malaria Should be the first-line treatment in the second and third trimesters 174 Module Section 4.5 Treatment for Uncomplicated Malaria 175 WHO 2015 Recommendations for ACT in Pregnancy 176

Treating Uncomplicated Malaria Observe the client taking the first dose of her antimalarial drugs (directly observed therapy) and record the dosages. Advise the client to: Complete the course of drugs. Return in 48 hours for follow-up, or sooner if condition worsens. Consume iron-rich foods.

Use ITNs and other preventive measures. Follow country guidelines with regard to use of IPTp-SP and iron/folic acid during and after treatment of malaria. 177 Treating Uncomplicated Malaria (continued) Provide first-line antimalarial drugs. Refer to case management job aid. Manage fever 38C axillary.

Tepid sponging; paracetamol 500 mg, two tablets every 6 hours as needed Diagnose and treat anemia. Provide fluids. 178 Module Section 4.6 Management of Severe Malaria 179 Severe Malaria: Convulsions or Fits

If a pregnant woman presents with convulsions, determine whether they are due to malaria or eclampsia. Gather information from the following chart to determine the cause of convulsions or fits. 180 Determining Causes of Convulsions Signs/ Symptoms Recent history of fever, chills Temperature Blood pressure Proteinuria

Enlarged spleen Jaundice Severe Malaria Eclampsia Yes No > 37.5 C < 38 C Diastolic

< 90 mmHg Diastolic > 90 mmHg No Yes Possibly No Yes No

181 Other Considerations (CDC 2013) If eclampsia is suspected, stabilize and treat with magnesium sulfate per national guidelines, then refer. If severe malaria is suspected, stabilize and treat with appropriate antimalarial drug and diazepam, then refer. Oral antimalarial drugs are not recommended for the initial treatment of severe malaria. If severe malaria is strongly suspected but a laboratory diagnosis cannot be made, collect blood for diagnostic testing. Parenteral

182 Severe Malaria: Pre-Referral Treatment (WHO 2015d) In the case of antimalarial treatment for severe malaria, the main objective is to prevent death. The risk of death from severe malaria is greatest in the first 24 hours. Delaying the start of appropriate antimalarial treatment can result in worsening of a womans condition or even death. If possible, start treatment immediately by giving the pregnant woman a loading dose of a parenteral antimalarial before referral:

parenteral artesunate, 2.4 mg/kg, IV bolus 183 Stabilize Severe Malaria Stabilize by providing a loading dose of the appropriate antimalarial drug and refer the woman immediately if she has any symptoms that suggest severe malaria. 184 Stabilization and Pre-Referral Treatment for Severe Malaria

All Trimester/ Nonpregnant Adults First-Line Drug Parenteral artesunate 2.4 mg per kilogram IV bolus (push) injection or IM injec tion as loading dose. Second-Line Drug If artesunate is unavailable, intramuscular artemether should be given, and if this is unavailable, then parenteral quinine should be started immediately until artesunate is obtained.c To view the entire job aid for Treatment of Uncomplicated Malaria Among Women of Reproductive Age, please see the reference manual, Figure 11.

185 Referral Preparation Explain the situation to the client and her family. Give her pre-referral treatment, if possible. Help arrange transport to a higher-level facility, if possible. Accompany the woman during transport, if possible, and be sure to have sufficient medication available. Record the referral information on the ANC card. 186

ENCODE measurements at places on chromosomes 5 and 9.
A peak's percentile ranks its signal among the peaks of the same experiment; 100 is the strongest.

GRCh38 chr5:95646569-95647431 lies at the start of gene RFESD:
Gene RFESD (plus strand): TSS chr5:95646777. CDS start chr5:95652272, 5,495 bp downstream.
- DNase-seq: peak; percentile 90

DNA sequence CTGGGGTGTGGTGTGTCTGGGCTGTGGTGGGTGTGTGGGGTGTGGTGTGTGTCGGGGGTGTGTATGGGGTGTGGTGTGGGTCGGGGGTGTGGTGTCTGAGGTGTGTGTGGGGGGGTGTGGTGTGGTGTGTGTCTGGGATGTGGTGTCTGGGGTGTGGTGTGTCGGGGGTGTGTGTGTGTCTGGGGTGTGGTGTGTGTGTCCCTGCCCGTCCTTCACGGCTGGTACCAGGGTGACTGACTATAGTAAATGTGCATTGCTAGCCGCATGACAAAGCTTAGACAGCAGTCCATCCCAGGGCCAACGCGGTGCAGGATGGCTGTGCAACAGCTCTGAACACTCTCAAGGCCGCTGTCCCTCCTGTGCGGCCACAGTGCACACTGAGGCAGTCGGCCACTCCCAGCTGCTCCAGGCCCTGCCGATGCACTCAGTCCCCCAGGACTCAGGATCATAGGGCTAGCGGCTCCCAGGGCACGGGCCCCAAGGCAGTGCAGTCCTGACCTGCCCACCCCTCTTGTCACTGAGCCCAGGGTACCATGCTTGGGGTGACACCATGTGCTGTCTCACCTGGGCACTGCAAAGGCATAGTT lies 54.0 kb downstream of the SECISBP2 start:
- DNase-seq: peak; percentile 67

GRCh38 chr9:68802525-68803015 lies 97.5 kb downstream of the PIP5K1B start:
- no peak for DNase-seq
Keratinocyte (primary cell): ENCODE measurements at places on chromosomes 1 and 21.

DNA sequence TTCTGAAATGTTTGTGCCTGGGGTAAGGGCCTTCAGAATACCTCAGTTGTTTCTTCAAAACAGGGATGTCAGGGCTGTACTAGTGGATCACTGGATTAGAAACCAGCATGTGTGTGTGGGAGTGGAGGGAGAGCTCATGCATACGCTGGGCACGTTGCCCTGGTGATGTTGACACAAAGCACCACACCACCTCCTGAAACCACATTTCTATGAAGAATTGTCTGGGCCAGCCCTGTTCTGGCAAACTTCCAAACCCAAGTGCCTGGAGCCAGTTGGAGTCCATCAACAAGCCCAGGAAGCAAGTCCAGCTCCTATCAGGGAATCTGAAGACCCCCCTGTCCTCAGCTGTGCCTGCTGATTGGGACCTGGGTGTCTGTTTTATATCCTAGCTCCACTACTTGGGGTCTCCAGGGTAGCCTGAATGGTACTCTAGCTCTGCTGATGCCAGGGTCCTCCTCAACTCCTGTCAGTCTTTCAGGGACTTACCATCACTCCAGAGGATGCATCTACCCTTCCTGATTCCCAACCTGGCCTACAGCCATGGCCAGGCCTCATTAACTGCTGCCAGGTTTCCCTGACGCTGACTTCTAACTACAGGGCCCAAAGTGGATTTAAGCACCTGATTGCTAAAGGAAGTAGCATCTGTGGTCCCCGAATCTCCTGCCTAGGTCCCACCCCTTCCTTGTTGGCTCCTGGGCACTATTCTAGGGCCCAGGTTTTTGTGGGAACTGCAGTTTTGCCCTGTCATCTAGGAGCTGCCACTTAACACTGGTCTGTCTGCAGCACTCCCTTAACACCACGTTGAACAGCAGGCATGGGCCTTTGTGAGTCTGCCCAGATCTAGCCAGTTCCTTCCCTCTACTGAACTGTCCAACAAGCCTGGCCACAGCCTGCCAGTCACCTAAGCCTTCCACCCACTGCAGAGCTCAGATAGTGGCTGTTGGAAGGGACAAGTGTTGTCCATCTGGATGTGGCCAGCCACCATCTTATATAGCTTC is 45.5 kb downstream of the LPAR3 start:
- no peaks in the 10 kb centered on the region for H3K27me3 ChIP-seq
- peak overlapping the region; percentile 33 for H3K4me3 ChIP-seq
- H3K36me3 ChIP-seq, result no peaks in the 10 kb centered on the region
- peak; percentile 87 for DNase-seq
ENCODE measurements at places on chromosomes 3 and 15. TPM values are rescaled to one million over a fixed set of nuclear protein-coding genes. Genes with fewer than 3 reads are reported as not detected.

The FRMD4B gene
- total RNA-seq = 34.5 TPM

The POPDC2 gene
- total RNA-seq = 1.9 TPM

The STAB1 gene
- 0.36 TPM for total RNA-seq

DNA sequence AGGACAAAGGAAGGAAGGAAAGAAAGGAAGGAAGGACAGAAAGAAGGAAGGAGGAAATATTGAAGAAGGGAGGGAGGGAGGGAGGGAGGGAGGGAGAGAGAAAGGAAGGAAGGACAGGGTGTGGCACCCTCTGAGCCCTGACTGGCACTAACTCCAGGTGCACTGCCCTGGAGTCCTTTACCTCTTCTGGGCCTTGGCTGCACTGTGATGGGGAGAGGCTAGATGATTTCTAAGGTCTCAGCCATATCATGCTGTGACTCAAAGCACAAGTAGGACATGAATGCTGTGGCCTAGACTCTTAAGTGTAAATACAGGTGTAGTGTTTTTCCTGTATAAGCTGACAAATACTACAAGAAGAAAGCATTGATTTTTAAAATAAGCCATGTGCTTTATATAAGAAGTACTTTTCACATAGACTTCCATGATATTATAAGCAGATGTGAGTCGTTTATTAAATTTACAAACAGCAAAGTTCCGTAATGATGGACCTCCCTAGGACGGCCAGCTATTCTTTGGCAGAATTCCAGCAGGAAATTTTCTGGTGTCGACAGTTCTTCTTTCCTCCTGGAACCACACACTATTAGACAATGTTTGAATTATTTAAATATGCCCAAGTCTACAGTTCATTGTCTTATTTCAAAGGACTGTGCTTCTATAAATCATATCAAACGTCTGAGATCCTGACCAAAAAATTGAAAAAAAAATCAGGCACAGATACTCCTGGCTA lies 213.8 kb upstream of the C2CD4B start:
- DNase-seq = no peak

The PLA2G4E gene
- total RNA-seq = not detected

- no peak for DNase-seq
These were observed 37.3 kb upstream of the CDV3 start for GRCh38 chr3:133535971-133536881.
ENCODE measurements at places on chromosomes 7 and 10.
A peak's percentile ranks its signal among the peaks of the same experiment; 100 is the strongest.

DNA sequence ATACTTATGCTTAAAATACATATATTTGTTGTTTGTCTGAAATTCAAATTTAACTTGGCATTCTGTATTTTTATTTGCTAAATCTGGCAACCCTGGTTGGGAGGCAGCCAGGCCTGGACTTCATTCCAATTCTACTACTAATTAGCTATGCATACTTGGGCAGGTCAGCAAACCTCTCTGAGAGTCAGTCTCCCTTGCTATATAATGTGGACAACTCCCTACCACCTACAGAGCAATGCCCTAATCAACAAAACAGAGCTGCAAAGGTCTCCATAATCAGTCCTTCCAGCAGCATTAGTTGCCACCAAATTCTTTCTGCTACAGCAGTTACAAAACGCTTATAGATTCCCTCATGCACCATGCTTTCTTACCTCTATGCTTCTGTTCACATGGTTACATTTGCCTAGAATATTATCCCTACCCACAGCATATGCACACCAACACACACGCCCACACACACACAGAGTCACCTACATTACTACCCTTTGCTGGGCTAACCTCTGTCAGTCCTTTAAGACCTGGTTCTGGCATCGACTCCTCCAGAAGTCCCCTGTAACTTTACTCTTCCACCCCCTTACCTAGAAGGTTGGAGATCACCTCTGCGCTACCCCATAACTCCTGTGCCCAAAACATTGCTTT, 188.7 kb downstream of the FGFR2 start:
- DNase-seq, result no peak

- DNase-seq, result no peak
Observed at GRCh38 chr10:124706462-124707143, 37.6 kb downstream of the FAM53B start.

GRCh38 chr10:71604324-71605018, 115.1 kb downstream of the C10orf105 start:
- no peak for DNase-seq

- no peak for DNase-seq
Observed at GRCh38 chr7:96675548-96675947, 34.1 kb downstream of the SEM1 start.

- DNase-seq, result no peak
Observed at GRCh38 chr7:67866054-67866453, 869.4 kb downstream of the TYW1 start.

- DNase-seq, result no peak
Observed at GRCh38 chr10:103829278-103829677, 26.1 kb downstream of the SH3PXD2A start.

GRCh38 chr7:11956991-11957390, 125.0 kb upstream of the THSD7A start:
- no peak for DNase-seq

Referral Notes Include the following in your referral note: Brief history of clients condition Details of any treatment provided Reason for referral Any significant findings from history, physical exam, or lab tests Highlights of any important details of current pregnancy

Copy of clients ANC record, if possible Contact information in case the referral facility or provider has any questions Source: Adapted from WHO 2015d. 187 Recognizing and Reporting Potential Adverse Effects Health care providers should understand the potential adverse effects of all medications they administer. This includes those used to treat MIP, although these drugs are generally well tolerated and have no or only mild side effects, if used as directed.

Women need to know about adverse effects that they might experience and what to do if they occur. Potential adverse effects are summarized in the next slide. 188 Recognizing and Reporting Potential Adverse Effects (continued) Artemether/lumefantrine: Weakness, headache, dizziness Artesunate/amodiaquine: Weakness (mild or severe) headache or dizziness Quinine: Buzzing or ringing in the ears or hypoglycemia (when given parenterally) Artemisinin: Dizziness, headache, vomiting,

diarrhea 189 Recognizing and Reporting Potential Adverse Effects (continued) Providers should be aware of the pharmacovigilance (drug safety) system in their countries, to which they can report: Adverse effects Other concerns about the medications they administer

190 Summary: Malaria Diagnosis and Treatment Diagnostic testing should be performed to confirm malaria illness. Uncomplicated malaria can be easily treated if it is recognized early, but it is very important to finish the course of treatment to be effective. Because severe malaria requires specialized management, women with severe malaria should be given a loading dose of the appropriate antimalarial drug and referred immediately to avoid complications and death.

191 Module Section 4.7 Health Education 192 Keeping Up to Date This malaria workshop and training materials should bring participants up to date on current policies and practices. Malaria control is a dynamic field with new discoveries in the area of medicines, insecticides, and other interventions. To maintain best practices, health workers

need to update themselves through selflearning. 193 Free Journals/Magazines 194 The Internet: Crucial for Continued Self-Learning Free online journals Africa Health: http://www.africa-health.com/ Malaria Journal: http://www.malariajournal.com/

Twitter If you have a twitter account, search for the latest information using: #malaria Listserv Sign up for malaria mailings: http://knowledge-gateway.org/malaria 195 References and Resources For all references, see reference manual.

196